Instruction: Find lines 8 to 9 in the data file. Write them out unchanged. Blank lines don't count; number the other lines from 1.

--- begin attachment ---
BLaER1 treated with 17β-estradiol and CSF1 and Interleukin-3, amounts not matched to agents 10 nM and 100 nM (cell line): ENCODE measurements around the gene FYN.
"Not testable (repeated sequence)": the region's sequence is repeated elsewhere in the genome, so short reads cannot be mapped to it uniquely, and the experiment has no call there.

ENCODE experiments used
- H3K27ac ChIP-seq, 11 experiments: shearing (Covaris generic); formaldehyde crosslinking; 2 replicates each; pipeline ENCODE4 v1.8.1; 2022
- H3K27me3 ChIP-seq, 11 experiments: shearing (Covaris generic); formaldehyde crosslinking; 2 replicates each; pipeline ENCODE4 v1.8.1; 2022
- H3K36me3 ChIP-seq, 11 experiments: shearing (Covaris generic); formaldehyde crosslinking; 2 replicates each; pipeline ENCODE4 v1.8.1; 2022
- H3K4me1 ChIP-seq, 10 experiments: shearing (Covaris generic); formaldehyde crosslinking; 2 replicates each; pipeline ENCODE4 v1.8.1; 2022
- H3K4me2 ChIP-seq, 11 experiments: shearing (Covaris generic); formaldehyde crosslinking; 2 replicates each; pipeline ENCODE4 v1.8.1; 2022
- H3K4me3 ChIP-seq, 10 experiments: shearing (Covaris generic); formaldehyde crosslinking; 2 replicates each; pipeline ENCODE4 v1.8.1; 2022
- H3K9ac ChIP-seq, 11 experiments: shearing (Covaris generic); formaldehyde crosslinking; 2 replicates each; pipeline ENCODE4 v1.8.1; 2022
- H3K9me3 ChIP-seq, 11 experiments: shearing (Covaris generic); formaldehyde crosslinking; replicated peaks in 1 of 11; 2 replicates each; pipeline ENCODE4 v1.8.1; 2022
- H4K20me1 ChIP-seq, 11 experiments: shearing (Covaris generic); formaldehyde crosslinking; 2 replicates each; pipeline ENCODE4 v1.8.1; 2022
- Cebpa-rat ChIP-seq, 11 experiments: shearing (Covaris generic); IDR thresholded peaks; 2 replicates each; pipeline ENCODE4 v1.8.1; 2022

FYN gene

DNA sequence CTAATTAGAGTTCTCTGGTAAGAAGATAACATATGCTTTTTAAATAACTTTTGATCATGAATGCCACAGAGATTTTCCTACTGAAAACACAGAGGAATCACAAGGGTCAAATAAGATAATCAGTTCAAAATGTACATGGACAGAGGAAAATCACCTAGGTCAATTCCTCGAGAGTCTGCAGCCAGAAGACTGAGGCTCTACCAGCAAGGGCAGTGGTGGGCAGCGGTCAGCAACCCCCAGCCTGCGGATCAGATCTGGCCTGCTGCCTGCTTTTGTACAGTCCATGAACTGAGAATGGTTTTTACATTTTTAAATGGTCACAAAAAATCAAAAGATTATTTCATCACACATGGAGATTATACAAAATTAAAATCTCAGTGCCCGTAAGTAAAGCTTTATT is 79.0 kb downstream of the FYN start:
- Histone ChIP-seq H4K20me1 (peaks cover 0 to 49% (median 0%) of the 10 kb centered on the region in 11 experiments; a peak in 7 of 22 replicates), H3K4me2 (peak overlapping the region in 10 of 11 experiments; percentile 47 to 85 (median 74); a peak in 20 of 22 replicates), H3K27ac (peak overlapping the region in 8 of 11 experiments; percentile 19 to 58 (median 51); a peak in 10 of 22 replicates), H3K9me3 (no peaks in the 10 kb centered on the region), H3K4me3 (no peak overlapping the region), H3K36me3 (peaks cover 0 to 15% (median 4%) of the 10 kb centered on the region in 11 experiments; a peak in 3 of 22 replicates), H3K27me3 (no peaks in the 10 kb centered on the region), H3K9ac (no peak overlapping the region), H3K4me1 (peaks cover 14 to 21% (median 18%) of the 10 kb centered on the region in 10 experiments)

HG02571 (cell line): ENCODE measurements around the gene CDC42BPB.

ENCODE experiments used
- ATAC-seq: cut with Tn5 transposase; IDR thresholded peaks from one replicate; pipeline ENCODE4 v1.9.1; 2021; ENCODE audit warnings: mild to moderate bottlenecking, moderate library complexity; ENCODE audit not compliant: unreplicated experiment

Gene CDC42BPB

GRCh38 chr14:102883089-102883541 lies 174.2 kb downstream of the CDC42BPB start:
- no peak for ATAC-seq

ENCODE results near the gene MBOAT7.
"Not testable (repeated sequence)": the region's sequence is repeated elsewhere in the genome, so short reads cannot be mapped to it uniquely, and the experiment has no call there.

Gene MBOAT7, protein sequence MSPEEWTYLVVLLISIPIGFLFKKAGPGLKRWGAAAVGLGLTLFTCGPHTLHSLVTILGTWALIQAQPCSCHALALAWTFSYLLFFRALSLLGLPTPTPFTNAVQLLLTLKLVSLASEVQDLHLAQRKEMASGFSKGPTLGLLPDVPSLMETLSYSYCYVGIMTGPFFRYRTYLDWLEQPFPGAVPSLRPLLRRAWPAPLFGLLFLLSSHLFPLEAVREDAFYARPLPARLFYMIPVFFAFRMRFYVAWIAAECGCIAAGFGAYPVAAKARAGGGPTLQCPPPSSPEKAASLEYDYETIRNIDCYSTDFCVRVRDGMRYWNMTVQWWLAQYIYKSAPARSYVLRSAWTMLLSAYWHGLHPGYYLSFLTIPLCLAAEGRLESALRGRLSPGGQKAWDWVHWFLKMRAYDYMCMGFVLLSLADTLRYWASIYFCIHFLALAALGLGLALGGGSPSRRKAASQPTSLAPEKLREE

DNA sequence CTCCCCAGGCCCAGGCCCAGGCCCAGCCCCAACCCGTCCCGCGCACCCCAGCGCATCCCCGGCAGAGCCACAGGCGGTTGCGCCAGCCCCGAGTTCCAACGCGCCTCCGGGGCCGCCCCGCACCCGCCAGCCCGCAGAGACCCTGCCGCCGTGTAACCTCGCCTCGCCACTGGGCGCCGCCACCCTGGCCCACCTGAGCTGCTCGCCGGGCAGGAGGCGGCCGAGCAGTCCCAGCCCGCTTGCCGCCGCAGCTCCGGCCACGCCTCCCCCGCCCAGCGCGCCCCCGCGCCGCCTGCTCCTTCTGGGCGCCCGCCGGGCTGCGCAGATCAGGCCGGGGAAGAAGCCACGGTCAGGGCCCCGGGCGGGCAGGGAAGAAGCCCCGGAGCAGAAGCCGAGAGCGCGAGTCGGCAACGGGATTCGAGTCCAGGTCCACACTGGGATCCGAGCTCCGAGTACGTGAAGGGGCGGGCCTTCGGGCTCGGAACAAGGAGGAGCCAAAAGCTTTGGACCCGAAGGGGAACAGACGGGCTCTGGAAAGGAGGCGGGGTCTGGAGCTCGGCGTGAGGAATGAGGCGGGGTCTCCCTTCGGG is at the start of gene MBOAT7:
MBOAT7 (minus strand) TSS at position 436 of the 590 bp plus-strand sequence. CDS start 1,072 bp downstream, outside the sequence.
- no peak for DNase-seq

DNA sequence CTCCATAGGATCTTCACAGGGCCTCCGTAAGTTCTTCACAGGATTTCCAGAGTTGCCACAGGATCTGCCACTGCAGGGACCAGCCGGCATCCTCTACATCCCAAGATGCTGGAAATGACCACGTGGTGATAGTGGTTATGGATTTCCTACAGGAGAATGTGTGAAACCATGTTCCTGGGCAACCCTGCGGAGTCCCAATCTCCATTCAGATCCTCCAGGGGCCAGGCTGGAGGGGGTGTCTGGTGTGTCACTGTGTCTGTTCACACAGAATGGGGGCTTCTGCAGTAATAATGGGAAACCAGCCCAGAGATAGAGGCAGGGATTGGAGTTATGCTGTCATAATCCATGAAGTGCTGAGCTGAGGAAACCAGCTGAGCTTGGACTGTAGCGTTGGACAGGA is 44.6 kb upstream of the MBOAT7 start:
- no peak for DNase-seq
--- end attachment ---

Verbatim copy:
- H3K4me2 ChIP-seq, 11 experiments: shearing (Covaris generic); formaldehyde crosslinking; 2 replicates each; pipeline ENCODE4 v1.8.1; 2022
- H3K4me3 ChIP-seq, 10 experiments: shearing (Covaris generic); formaldehyde crosslinking; 2 replicates each; pipeline ENCODE4 v1.8.1; 2022